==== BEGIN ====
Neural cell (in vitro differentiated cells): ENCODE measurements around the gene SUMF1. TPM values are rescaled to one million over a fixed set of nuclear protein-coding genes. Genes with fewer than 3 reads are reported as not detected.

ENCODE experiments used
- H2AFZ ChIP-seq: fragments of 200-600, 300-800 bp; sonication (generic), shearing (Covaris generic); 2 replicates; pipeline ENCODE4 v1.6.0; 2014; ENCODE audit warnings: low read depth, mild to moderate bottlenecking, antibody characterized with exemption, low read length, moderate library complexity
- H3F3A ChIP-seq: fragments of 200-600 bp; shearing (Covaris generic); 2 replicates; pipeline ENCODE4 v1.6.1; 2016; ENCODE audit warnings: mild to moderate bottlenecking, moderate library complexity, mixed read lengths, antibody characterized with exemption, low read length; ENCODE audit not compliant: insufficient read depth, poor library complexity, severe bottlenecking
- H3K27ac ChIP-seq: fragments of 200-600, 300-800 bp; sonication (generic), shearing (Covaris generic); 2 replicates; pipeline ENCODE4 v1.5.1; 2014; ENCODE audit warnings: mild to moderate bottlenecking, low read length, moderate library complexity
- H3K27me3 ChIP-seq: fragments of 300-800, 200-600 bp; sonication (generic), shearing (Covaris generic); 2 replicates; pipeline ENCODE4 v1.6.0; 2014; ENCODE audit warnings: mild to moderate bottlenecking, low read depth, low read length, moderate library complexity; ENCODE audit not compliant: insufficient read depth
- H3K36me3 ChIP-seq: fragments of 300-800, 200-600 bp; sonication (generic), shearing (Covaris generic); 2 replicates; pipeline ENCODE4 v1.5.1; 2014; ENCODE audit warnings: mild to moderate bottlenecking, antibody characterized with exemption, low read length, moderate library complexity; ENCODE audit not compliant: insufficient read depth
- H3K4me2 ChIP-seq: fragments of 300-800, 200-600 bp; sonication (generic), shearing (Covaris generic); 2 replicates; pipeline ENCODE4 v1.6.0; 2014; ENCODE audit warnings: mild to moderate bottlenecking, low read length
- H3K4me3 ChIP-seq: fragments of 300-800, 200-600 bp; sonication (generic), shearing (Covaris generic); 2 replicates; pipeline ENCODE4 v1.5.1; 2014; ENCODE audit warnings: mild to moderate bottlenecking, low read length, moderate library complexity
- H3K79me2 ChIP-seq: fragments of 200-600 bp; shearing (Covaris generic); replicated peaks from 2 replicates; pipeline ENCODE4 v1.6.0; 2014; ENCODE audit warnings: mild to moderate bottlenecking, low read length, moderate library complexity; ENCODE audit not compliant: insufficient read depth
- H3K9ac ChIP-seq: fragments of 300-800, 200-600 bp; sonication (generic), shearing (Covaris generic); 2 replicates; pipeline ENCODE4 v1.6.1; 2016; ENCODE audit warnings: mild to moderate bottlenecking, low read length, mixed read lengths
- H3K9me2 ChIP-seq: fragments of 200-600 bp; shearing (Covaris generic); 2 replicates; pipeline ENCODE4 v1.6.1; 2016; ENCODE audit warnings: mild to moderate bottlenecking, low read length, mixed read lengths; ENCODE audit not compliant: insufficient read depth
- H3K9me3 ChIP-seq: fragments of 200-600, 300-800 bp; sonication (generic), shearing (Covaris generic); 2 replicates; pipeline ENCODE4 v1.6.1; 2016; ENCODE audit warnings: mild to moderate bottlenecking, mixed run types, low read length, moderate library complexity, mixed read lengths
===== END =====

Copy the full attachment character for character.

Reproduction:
Neural cell (in vitro differentiated cells): ENCODE measurements around the gene SUMF1. TPM values are rescaled to one million over a fixed set of nuclear protein-coding genes. Genes with fewer than 3 reads are reported as not detected.

ENCODE experiments used
- H2AFZ ChIP-seq: fragments of 200-600, 300-800 bp; sonication (generic), shearing (Covaris generic); 2 replicates; pipeline ENCODE4 v1.6.0; 2014; ENCODE audit warnings: low read depth, mild to moderate bottlenecking, antibody characterized with exemption, low read length, moderate library complexity
- H3F3A ChIP-seq: fragments of 200-600 bp; shearing (Covaris generic); 2 replicates; pipeline ENCODE4 v1.6.1; 2016; ENCODE audit warnings: mild to moderate bottlenecking, moderate library complexity, mixed read lengths, antibody characterized with exemption, low read length; ENCODE audit not compliant: insufficient read depth, poor library complexity, severe bottlenecking
- H3K27ac ChIP-seq: fragments of 200-600, 300-800 bp; sonication (generic), shearing (Covaris generic); 2 replicates; pipeline ENCODE4 v1.5.1; 2014; ENCODE audit warnings: mild to moderate bottlenecking, low read length, moderate library complexity
- H3K27me3 ChIP-seq: fragments of 300-800, 200-600 bp; sonication (generic), shearing (Covaris generic); 2 replicates; pipeline ENCODE4 v1.6.0; 2014; ENCODE audit warnings: mild to moderate bottlenecking, low read depth, low read length, moderate library complexity; ENCODE audit not compliant: insufficient read depth
- H3K36me3 ChIP-seq: fragments of 300-800, 200-600 bp; sonication (generic), shearing (Covaris generic); 2 replicates; pipeline ENCODE4 v1.5.1; 2014; ENCODE audit warnings: mild to moderate bottlenecking, antibody characterized with exemption, low read length, moderate library complexity; ENCODE audit not compliant: insufficient read depth
- H3K4me2 ChIP-seq: fragments of 300-800, 200-600 bp; sonication (generic), shearing (Covaris generic); 2 replicates; pipeline ENCODE4 v1.6.0; 2014; ENCODE audit warnings: mild to moderate bottlenecking, low read length
- H3K4me3 ChIP-seq: fragments of 300-800, 200-600 bp; sonication (generic), shearing (Covaris generic); 2 replicates; pipeline ENCODE4 v1.5.1; 2014; ENCODE audit warnings: mild to moderate bottlenecking, low read length, moderate library complexity
- H3K79me2 ChIP-seq: fragments of 200-600 bp; shearing (Covaris generic); replicated peaks from 2 replicates; pipeline ENCODE4 v1.6.0; 2014; ENCODE audit warnings: mild to moderate bottlenecking, low read length, moderate library complexity; ENCODE audit not compliant: insufficient read depth
- H3K9ac ChIP-seq: fragments of 300-800, 200-600 bp; sonication (generic), shearing (Covaris generic); 2 replicates; pipeline ENCODE4 v1.6.1; 2016; ENCODE audit warnings: mild to moderate bottlenecking, low read length, mixed read lengths
- H3K9me2 ChIP-seq: fragments of 200-600 bp; shearing (Covaris generic); 2 replicates; pipeline ENCODE4 v1.6.1; 2016; ENCODE audit warnings: mild to moderate bottlenecking, low read length, mixed read lengths; ENCODE audit not compliant: insufficient read depth
- H3K9me3 ChIP-seq: fragments of 200-600, 300-800 bp; sonication (generic), shearing (Covaris generic); 2 replicates; pipeline ENCODE4 v1.6.1; 2016; ENCODE audit warnings: mild to moderate bottlenecking, mixed run types, low read length, moderate library complexity, mixed read lengths